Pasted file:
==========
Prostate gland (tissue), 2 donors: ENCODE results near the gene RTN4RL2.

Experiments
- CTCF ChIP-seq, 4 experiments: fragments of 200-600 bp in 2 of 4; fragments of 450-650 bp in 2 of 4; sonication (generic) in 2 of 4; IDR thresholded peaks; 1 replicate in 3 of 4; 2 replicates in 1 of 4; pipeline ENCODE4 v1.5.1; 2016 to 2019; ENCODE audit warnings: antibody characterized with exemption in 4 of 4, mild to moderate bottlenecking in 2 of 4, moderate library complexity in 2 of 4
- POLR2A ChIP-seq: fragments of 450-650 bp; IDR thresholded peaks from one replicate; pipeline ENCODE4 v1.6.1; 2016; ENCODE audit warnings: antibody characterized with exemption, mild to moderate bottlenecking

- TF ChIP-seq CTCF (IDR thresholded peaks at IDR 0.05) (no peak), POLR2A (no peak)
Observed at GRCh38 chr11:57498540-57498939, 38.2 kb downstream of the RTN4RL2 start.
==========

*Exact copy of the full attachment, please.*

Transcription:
Prostate gland (tissue), 2 donors: ENCODE results near the gene RTN4RL2.

Experiments
- CTCF ChIP-seq, 4 experiments: fragments of 200-600 bp in 2 of 4; fragments of 450-650 bp in 2 of 4; sonication (generic) in 2 of 4; IDR thresholded peaks; 1 replicate in 3 of 4; 2 replicates in 1 of 4; pipeline ENCODE4 v1.5.1; 2016 to 2019; ENCODE audit warnings: antibody characterized with exemption in 4 of 4, mild to moderate bottlenecking in 2 of 4, moderate library complexity in 2 of 4
- POLR2A ChIP-seq: fragments of 450-650 bp; IDR thresholded peaks from one replicate; pipeline ENCODE4 v1.6.1; 2016; ENCODE audit warnings: antibody characterized with exemption, mild to moderate bottlenecking

- TF ChIP-seq CTCF (IDR thresholded peaks at IDR 0.05) (no peak), POLR2A (no peak)
Observed at GRCh38 chr11:57498540-57498939, 38.2 kb downstream of the RTN4RL2 start.